We are developing a portfolio of programs targeting biological resilience pathways that slow the degenerative processes associated with aging and improve functional outcomes for patients suffering from age-related diseases, including severe respiratory failure in patients suffering from COVID-19.
COVID-19 (COVA CLINICAL PROGRAM)
Approximately 20% of coronavirus disease 2019 (COVID-19) patients develop severe illness which may require hospitalization sometimes in intensive care unit. The mortality rate of COVID-19 mainly in elderly patients and/or with underlying comorbidities such as hypertension, cardiovascular diseases or diabetes is estimated to range between 26% and 62%. Severe illness and fatal outcomes of COVID are associated with acute respiratory disease syndrome, myocardial injury, cardiac dysfunction, arrhythmias and renal alterations. Due to its mechanism of entry in human cells, the severe acute respiratory syndrome coronavirus 2 (SARS-CoV-2) responsible for COVID-19 notably induces an imbalance of the renin-angiotensin system (RAS) associated with excessive inflammation, apoptosis and coagulopathies.
The outbreak of COVID-19 was first detected in Wuhan, China, in December 2019. COVID-19 has rapidly reached pandemic proportions with negative impacts on global health, world economy and society. The number of infected patients worldwide is now over 100 million with around 500.000 new cases every day and a current death toll of 2 million.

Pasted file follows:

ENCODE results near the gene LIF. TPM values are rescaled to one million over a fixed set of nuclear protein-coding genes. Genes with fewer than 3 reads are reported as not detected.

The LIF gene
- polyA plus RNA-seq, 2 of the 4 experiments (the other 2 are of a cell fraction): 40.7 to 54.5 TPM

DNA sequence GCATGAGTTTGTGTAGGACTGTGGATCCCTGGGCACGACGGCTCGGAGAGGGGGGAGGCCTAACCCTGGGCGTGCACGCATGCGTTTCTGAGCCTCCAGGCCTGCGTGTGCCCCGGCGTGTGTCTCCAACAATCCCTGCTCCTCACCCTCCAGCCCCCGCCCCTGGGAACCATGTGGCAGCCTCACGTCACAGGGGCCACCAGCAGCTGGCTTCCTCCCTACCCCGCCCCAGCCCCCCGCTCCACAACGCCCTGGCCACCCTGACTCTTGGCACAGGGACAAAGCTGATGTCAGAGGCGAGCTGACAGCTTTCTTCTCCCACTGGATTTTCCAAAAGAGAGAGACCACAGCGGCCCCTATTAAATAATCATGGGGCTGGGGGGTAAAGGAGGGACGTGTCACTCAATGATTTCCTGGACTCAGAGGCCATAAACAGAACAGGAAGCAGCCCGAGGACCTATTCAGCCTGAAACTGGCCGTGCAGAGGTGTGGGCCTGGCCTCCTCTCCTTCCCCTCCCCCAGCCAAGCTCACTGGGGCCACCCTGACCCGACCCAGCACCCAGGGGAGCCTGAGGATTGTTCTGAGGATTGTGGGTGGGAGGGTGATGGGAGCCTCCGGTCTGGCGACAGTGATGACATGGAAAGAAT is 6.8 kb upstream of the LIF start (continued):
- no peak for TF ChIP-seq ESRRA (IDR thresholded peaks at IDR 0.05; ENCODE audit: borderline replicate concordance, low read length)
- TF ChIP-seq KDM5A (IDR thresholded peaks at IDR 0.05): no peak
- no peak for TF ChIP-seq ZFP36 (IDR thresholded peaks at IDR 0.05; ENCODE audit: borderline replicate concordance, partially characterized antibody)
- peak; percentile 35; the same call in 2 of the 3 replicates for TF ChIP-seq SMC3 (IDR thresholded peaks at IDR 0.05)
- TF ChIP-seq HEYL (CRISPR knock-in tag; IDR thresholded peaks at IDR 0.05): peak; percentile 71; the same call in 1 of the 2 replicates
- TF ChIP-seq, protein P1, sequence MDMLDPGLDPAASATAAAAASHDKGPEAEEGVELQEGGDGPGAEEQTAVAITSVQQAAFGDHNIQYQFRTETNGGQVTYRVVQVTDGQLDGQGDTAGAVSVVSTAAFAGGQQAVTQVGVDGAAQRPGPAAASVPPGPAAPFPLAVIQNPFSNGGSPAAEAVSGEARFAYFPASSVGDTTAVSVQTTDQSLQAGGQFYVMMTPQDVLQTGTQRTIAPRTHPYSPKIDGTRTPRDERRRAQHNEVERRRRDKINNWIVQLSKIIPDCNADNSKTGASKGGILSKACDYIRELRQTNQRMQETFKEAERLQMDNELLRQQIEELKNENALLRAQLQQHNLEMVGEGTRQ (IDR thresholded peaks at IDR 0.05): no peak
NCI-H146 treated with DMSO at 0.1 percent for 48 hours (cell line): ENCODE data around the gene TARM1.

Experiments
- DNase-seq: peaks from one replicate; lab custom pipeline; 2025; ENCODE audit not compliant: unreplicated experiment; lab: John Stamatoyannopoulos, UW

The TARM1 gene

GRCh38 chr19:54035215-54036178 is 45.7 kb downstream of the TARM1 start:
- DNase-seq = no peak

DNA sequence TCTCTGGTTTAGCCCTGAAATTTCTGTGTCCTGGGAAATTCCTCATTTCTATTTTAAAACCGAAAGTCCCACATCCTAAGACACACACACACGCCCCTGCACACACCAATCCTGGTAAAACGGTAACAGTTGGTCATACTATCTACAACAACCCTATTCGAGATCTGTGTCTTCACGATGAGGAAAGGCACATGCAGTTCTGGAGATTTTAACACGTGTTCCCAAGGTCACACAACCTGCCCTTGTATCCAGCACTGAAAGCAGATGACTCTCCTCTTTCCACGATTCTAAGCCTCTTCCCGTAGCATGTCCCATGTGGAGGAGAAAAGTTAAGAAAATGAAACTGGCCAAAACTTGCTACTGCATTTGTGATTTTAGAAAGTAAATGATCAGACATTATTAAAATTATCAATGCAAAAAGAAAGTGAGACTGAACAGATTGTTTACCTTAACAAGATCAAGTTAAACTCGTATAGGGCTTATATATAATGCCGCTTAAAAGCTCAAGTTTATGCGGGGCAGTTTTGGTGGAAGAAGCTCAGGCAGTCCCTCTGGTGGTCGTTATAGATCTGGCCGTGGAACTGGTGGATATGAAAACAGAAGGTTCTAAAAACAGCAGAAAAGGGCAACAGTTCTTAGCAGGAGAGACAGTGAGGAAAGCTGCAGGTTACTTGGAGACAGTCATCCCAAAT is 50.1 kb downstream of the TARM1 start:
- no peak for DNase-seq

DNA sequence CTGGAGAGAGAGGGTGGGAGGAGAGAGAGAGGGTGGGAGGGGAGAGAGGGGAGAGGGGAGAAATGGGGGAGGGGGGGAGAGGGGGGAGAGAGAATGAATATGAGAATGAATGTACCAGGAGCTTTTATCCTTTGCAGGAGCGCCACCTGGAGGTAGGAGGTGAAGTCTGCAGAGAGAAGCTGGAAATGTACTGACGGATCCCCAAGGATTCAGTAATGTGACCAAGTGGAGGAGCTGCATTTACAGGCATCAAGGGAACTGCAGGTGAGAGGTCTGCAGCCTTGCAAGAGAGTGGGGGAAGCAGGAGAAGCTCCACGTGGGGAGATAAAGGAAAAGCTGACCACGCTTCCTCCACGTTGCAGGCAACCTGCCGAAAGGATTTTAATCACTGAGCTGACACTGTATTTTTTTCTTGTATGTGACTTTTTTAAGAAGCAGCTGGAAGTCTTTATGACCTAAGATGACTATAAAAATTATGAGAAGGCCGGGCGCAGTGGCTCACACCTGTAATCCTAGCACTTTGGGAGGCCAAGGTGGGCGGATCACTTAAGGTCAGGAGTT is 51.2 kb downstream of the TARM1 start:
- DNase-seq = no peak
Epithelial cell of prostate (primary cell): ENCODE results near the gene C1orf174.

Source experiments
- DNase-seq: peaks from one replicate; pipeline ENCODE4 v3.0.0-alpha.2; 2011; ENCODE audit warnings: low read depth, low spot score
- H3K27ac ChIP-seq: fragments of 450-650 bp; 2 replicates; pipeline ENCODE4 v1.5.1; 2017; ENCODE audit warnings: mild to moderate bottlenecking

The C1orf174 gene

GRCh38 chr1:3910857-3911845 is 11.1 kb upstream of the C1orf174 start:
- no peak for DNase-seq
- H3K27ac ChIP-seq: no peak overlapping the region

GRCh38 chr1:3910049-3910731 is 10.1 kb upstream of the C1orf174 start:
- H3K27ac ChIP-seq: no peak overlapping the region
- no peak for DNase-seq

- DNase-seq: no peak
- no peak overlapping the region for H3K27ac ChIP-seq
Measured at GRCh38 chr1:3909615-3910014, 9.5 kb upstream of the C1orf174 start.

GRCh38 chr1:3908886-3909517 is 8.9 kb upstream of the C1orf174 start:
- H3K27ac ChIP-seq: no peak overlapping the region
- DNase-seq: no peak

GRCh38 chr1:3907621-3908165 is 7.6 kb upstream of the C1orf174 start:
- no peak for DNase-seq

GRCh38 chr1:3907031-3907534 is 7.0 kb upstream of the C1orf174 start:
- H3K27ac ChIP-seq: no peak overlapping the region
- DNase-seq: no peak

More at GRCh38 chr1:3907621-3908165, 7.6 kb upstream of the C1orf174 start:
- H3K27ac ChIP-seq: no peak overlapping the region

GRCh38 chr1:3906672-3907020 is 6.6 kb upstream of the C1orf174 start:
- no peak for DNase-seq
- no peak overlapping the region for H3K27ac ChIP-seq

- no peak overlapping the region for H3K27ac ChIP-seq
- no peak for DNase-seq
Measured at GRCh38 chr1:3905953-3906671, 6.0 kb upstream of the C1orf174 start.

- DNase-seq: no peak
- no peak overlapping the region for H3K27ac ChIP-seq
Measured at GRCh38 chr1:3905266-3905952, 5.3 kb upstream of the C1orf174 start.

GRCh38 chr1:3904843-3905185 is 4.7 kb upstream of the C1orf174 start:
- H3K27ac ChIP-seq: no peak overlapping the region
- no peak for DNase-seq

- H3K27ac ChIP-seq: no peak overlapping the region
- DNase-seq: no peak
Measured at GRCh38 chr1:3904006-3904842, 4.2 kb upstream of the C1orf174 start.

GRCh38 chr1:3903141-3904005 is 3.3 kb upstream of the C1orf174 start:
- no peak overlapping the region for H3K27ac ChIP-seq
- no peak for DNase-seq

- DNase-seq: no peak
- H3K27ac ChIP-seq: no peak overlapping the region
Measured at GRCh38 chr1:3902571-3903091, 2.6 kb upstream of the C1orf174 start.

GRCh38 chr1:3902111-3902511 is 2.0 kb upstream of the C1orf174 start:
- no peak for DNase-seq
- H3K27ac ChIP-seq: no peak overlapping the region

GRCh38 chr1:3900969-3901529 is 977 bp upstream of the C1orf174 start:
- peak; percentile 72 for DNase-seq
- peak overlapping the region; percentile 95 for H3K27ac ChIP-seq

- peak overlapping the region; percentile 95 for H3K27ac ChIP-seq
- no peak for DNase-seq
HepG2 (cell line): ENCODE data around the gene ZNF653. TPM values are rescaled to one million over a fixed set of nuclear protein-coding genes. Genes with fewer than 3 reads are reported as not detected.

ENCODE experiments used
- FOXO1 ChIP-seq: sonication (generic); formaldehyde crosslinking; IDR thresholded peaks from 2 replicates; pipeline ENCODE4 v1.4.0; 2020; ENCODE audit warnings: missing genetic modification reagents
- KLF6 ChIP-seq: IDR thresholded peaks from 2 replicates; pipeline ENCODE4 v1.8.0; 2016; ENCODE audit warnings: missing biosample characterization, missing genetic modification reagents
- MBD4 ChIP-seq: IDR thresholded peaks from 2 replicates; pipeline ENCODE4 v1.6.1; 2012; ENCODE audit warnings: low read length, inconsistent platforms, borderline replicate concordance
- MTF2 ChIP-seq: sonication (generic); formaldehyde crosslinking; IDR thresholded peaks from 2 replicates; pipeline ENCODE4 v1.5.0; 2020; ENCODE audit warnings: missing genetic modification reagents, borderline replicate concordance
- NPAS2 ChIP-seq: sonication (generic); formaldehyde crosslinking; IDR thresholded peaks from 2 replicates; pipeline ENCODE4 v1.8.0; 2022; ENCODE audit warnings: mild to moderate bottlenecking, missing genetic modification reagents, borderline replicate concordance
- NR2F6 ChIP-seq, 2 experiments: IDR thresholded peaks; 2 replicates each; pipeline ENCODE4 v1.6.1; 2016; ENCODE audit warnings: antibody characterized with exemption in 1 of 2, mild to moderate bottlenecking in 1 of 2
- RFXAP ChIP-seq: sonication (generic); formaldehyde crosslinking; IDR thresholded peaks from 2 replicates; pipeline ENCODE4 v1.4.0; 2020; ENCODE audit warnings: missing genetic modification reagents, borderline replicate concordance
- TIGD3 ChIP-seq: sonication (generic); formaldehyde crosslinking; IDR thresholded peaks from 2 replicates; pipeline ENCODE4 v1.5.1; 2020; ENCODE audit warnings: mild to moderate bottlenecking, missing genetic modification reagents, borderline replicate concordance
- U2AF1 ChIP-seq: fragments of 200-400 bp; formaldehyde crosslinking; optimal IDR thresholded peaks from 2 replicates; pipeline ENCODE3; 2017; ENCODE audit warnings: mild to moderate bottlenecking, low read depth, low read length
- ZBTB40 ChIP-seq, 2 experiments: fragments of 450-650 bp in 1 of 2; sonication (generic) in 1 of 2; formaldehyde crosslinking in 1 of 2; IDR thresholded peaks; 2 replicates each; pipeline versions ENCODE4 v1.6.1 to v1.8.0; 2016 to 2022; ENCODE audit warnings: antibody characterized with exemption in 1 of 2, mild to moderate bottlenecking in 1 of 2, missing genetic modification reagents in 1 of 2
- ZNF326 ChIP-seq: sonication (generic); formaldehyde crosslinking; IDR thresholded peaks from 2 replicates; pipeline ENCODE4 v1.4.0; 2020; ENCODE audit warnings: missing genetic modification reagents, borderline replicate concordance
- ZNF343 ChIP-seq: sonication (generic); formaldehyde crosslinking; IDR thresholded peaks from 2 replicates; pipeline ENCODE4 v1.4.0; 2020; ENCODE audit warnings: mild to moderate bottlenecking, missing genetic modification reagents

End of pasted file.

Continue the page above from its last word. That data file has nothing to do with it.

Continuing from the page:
Unfortunately, despite intensive research efforts, we are still lacking effective treatment modalities significantly avoiding mortality in patients suffering from severe forms of COVID-19. Aside from new vaccination strategies, therapeutic alternatives to this treat devastating disease are thus urgently required.
We believe that restoration of the balance of the RAS would be a particularly relevant avenue to treat patients infected with SARS-CoV-2. Sarconeos (BIO101) activates the MAS receptor, a key component of the protective arm of the RAS, and has been shown to significantly improve respiratory function in several preclinical models. The COVA clinical program evaluates the therapeutic efficacy and the safety of Sarconeos (BIO101) as a treatment to prevent further respiratory deterioration in patients with acute respiratory failure associated with COVID-19.
SARCOPENIA (SARA CLINICAL PROGRAM)